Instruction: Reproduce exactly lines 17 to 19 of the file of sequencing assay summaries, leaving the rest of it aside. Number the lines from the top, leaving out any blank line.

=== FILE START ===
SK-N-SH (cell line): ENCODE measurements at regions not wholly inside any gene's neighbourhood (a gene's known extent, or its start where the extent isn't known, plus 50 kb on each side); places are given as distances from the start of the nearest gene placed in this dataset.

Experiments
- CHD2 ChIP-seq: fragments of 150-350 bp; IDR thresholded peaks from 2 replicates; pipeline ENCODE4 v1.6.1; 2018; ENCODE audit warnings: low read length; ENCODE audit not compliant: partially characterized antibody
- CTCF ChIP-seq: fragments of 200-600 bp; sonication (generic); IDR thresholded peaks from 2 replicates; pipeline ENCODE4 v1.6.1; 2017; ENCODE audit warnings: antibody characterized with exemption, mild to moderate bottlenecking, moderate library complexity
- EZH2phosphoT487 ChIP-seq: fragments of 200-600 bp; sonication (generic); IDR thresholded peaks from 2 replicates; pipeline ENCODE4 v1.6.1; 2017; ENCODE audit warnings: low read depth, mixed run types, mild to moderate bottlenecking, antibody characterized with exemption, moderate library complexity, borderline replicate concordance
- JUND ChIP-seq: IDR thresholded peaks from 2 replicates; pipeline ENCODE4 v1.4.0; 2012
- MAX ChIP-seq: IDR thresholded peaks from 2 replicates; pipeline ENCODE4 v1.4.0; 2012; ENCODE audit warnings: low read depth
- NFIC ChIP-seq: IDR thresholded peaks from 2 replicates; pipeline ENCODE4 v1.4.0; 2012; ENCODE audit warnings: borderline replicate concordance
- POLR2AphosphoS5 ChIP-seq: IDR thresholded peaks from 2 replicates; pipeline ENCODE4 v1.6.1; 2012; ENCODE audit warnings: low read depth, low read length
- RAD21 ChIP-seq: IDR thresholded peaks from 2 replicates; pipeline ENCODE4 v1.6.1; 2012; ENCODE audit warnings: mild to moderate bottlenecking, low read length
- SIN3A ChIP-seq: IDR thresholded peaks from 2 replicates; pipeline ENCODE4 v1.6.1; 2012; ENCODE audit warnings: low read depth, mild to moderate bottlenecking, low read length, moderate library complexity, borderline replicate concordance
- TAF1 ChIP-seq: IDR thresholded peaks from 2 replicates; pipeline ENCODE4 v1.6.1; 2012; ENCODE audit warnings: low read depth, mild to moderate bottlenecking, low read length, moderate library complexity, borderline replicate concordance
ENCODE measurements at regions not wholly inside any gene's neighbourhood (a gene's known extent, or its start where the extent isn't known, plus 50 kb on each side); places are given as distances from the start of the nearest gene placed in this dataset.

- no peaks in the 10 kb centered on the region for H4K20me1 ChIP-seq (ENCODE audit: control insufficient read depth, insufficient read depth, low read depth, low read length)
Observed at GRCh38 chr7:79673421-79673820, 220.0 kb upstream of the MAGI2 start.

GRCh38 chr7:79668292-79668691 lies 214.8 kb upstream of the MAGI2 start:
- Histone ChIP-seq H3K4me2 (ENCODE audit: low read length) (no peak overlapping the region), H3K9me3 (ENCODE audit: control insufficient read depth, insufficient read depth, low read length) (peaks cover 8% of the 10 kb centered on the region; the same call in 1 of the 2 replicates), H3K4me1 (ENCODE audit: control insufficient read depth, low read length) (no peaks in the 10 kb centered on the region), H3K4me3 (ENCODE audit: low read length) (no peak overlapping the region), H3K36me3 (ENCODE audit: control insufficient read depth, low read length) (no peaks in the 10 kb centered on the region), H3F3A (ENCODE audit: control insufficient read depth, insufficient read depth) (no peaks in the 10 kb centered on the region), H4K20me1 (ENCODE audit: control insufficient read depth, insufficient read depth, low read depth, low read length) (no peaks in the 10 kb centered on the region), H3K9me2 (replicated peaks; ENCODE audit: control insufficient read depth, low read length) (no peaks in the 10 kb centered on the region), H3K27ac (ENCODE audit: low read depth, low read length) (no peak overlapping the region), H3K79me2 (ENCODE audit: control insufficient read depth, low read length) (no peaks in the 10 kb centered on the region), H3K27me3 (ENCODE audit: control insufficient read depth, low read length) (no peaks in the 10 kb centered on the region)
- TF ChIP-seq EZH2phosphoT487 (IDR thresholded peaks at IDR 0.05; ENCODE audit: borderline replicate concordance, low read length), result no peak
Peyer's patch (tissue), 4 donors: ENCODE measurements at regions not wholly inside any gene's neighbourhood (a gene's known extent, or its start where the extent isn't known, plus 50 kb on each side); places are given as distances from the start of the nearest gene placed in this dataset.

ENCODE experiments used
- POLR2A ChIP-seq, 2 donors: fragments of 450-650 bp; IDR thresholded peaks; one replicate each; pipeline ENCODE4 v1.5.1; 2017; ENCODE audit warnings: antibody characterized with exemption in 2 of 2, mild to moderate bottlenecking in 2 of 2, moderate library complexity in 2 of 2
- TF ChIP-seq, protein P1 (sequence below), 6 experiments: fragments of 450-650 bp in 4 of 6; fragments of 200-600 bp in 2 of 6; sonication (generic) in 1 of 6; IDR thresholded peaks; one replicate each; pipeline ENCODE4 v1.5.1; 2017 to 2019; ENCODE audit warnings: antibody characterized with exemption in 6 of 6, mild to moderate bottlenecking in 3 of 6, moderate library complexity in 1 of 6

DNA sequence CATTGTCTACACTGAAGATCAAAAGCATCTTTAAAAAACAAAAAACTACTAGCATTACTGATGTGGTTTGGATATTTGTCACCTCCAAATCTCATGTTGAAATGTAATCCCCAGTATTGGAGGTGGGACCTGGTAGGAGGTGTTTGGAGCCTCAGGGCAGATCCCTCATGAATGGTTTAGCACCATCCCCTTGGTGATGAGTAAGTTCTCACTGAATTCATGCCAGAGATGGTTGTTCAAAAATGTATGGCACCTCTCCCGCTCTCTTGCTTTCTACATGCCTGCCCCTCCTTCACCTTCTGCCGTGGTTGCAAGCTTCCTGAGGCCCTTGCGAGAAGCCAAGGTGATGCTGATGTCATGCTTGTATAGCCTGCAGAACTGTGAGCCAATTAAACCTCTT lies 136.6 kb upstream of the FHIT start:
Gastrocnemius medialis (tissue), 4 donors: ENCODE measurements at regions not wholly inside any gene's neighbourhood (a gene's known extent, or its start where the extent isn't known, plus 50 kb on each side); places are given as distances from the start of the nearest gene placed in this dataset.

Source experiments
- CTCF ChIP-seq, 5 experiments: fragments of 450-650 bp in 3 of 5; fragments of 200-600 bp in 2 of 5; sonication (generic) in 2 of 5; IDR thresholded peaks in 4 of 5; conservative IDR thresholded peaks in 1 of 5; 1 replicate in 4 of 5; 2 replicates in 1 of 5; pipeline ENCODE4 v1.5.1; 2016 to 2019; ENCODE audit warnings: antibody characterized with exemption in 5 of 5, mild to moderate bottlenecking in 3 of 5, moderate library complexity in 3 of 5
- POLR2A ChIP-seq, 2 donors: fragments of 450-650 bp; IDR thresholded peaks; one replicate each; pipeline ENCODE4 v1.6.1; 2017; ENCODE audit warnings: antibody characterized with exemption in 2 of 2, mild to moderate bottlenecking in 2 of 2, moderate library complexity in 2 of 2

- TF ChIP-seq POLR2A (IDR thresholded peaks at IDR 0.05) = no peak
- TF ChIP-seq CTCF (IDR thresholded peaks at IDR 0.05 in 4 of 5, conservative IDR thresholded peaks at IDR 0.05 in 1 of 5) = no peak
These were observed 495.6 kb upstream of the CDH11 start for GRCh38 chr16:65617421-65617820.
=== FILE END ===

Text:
- Histone ChIP-seq H3K4me2 (ENCODE audit: low read length) (no peak overlapping the region), H3K9me3 (ENCODE audit: control insufficient read depth, insufficient read depth, low read length) (peaks cover 8% of the 10 kb centered on the region; the same call in 1 of the 2 replicates), H3K4me1 (ENCODE audit: control insufficient read depth, low read length) (no peaks in the 10 kb centered on the region), H3K4me3 (ENCODE audit: low read length) (no peak overlapping the region), H3K36me3 (ENCODE audit: control insufficient read depth, low read length) (no peaks in the 10 kb centered on the region), H3F3A (ENCODE audit: control insufficient read depth, insufficient read depth) (no peaks in the 10 kb centered on the region), H4K20me1 (ENCODE audit: control insufficient read depth, insufficient read depth, low read depth, low read length) (no peaks in the 10 kb centered on the region), H3K9me2 (replicated peaks; ENCODE audit: control insufficient read depth, low read length) (no peaks in the 10 kb centered on the region), H3K27ac (ENCODE audit: low read depth, low read length) (no peak overlapping the region), H3K79me2 (ENCODE audit: control insufficient read depth, low read length) (no peaks in the 10 kb centered on the region), H3K27me3 (ENCODE audit: control insufficient read depth, low read length) (no peaks in the 10 kb centered on the region)
- TF ChIP-seq EZH2phosphoT487 (IDR thresholded peaks at IDR 0.05; ENCODE audit: borderline replicate concordance, low read length), result no peak
Peyer's patch (tissue), 4 donors: ENCODE measurements at regions not wholly inside any gene's neighbourhood (a gene's known extent, or its start where the extent isn't known, plus 50 kb on each side); places are given as distances from the start of the nearest gene placed in this dataset.